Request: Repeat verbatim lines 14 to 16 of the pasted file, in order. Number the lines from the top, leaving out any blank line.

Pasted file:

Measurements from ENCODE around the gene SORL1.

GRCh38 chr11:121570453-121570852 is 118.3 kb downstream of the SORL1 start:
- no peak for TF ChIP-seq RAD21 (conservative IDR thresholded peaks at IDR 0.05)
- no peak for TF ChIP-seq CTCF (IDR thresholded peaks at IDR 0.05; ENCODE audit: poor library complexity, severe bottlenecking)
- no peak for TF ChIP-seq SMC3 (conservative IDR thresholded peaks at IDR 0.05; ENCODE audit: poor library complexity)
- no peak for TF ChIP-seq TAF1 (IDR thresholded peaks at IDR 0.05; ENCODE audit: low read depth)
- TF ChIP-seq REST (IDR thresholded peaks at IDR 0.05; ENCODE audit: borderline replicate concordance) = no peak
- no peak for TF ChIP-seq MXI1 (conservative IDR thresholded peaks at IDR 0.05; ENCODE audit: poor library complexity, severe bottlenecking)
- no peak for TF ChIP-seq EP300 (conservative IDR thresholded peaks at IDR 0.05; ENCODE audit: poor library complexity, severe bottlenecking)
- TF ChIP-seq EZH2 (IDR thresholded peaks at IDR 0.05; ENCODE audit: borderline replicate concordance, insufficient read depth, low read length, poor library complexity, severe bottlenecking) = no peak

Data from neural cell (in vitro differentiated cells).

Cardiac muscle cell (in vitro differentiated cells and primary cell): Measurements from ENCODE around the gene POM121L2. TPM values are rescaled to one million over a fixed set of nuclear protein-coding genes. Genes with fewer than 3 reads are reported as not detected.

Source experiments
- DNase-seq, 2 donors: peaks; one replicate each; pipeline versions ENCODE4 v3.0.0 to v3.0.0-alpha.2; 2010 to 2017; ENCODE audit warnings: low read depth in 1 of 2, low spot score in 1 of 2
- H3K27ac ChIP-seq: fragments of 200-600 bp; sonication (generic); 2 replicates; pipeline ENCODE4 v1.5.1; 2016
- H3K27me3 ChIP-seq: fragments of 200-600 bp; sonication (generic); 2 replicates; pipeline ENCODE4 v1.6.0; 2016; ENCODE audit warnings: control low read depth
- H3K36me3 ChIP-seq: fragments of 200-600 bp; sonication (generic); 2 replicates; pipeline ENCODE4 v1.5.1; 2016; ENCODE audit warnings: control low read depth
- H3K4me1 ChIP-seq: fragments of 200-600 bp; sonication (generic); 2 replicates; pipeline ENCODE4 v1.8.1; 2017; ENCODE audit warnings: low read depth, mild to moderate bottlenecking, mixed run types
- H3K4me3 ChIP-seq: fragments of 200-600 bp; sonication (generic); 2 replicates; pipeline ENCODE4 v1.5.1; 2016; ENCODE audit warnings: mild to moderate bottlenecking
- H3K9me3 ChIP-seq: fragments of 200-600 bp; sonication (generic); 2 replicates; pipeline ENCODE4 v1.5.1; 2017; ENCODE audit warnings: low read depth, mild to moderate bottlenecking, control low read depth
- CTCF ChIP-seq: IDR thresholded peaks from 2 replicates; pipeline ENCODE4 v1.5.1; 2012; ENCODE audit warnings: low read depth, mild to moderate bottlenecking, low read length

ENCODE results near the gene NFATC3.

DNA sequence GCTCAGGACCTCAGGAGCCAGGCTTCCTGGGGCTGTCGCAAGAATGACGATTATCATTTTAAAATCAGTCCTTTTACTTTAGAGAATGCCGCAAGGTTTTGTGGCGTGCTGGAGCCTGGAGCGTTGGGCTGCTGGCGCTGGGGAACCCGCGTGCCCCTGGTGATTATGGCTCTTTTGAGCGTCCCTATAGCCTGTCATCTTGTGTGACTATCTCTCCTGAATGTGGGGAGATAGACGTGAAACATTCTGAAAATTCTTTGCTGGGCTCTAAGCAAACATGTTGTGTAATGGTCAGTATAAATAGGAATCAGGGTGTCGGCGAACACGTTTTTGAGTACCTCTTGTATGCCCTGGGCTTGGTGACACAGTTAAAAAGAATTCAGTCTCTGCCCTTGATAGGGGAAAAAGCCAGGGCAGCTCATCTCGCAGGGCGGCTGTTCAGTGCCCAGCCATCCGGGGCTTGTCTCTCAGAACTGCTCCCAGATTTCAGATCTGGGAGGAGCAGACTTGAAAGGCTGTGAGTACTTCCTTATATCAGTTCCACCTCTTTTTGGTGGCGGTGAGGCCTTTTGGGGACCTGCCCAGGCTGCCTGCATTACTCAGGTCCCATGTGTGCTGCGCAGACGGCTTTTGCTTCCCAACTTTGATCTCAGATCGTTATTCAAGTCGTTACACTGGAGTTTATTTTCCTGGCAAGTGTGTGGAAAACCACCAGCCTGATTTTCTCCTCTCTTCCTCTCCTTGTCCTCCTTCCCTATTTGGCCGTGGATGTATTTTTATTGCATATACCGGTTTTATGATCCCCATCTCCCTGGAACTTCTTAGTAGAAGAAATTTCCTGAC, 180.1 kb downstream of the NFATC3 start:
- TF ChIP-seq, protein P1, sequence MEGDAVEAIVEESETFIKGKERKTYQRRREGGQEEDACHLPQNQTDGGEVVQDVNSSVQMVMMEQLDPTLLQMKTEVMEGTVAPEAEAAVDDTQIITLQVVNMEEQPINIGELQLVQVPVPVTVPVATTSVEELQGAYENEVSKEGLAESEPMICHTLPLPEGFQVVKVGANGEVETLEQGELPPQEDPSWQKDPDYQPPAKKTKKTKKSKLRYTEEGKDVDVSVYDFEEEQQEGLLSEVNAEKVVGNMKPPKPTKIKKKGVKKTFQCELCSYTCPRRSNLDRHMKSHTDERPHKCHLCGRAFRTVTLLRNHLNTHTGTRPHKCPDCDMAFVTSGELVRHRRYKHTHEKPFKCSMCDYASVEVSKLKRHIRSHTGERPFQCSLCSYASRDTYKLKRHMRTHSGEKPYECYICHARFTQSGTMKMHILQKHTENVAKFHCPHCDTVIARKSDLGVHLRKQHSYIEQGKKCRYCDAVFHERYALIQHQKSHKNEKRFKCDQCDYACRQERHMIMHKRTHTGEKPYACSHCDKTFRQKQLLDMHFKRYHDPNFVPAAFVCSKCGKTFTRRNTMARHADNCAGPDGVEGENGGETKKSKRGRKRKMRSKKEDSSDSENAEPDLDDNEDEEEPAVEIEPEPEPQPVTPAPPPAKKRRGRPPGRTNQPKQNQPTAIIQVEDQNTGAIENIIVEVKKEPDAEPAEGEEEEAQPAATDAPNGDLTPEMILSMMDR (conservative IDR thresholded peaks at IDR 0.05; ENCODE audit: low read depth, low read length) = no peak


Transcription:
- DNase-seq, 2 donors: peaks; one replicate each; pipeline versions ENCODE4 v3.0.0 to v3.0.0-alpha.2; 2010 to 2017; ENCODE audit warnings: low read depth in 1 of 2, low spot score in 1 of 2
- H3K27ac ChIP-seq: fragments of 200-600 bp; sonication (generic); 2 replicates; pipeline ENCODE4 v1.5.1; 2016
- H3K27me3 ChIP-seq: fragments of 200-600 bp; sonication (generic); 2 replicates; pipeline ENCODE4 v1.6.0; 2016; ENCODE audit warnings: control low read depth